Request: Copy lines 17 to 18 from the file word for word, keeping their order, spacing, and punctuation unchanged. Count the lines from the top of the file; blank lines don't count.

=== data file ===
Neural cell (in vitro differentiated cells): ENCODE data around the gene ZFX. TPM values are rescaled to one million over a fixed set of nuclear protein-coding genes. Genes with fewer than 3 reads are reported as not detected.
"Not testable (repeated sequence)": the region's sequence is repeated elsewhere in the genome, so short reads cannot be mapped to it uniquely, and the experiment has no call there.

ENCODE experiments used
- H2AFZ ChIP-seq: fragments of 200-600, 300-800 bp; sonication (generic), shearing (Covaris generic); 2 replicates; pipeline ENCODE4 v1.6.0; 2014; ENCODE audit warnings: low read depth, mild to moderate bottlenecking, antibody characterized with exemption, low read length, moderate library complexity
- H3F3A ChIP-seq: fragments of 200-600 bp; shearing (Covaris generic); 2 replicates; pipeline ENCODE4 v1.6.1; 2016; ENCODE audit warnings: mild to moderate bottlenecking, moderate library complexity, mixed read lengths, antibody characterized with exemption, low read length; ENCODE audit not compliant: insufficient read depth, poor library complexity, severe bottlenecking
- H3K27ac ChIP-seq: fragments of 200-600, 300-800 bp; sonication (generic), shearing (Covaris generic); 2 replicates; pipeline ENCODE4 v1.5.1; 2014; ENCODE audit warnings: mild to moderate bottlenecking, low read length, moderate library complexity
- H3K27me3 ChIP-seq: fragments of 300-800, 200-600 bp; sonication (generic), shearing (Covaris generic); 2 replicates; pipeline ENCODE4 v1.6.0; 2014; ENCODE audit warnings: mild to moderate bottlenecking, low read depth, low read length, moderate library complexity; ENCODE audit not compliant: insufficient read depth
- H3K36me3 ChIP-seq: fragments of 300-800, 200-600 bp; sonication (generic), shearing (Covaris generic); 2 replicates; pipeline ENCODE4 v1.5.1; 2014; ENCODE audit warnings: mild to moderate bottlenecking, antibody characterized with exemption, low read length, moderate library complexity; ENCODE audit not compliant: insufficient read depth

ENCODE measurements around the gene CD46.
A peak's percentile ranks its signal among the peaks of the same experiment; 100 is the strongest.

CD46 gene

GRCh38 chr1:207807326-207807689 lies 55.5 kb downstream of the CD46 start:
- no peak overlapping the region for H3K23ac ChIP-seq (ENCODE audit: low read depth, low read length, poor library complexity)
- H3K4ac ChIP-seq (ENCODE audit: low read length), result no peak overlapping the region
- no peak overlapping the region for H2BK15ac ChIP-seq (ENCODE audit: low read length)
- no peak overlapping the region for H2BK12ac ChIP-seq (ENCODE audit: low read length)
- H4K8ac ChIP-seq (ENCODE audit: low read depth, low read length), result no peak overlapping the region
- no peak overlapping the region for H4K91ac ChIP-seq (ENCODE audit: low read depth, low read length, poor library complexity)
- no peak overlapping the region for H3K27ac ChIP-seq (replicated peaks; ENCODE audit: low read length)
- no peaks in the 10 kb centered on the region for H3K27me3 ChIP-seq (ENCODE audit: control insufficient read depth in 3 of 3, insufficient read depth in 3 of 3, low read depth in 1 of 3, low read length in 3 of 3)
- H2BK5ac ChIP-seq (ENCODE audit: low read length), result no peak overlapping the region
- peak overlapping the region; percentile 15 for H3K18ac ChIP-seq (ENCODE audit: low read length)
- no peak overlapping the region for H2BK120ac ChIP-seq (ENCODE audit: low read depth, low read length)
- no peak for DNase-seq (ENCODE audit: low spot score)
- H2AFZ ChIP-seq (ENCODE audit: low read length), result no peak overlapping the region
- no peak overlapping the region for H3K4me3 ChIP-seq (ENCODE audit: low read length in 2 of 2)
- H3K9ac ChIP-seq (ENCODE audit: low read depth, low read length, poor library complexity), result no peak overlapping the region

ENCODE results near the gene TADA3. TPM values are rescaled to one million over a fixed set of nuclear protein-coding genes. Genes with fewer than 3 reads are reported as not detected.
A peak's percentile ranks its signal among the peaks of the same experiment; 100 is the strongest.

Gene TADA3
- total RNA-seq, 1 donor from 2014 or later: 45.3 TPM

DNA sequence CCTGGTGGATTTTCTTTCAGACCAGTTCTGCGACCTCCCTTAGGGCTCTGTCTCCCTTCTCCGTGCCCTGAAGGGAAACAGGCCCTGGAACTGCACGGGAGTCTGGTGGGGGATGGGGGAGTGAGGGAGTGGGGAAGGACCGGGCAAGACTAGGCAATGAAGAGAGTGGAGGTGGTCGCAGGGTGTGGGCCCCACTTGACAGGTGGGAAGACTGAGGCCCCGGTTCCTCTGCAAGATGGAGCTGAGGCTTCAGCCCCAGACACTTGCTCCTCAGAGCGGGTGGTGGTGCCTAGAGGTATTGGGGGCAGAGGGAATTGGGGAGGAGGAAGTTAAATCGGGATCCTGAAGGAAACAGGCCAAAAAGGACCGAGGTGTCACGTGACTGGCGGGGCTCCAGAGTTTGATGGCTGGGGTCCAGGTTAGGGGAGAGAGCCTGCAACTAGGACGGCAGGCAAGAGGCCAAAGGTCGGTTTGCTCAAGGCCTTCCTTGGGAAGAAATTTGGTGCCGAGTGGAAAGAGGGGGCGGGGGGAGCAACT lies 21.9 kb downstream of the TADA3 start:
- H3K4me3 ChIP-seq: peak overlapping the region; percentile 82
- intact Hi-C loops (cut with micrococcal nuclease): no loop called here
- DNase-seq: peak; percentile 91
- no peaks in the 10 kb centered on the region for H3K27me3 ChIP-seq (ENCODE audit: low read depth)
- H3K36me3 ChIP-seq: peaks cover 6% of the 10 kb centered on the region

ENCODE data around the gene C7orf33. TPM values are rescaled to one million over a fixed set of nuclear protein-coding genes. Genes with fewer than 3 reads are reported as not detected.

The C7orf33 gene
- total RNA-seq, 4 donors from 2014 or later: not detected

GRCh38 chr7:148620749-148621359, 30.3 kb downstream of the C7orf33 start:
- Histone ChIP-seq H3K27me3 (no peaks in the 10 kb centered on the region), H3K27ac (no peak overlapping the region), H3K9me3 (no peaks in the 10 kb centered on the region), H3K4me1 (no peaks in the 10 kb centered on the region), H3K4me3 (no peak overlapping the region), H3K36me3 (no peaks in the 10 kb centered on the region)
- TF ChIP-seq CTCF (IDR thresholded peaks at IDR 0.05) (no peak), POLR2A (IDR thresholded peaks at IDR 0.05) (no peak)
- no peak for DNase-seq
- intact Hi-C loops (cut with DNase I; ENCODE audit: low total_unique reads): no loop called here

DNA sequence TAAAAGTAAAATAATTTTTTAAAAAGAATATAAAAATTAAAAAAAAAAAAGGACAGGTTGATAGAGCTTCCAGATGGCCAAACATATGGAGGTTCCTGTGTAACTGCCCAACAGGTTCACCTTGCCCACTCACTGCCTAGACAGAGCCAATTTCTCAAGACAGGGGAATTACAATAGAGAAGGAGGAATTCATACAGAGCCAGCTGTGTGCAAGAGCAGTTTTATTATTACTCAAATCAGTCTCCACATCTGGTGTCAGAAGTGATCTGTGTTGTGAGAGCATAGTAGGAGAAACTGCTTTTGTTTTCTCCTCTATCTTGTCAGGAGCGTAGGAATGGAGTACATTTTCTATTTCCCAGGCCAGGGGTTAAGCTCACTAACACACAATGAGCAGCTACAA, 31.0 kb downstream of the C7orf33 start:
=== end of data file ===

- H4K8ac ChIP-seq (ENCODE audit: low read depth, low read length), result no peak overlapping the region
- no peak overlapping the region for H4K91ac ChIP-seq (ENCODE audit: low read depth, low read length, poor library complexity)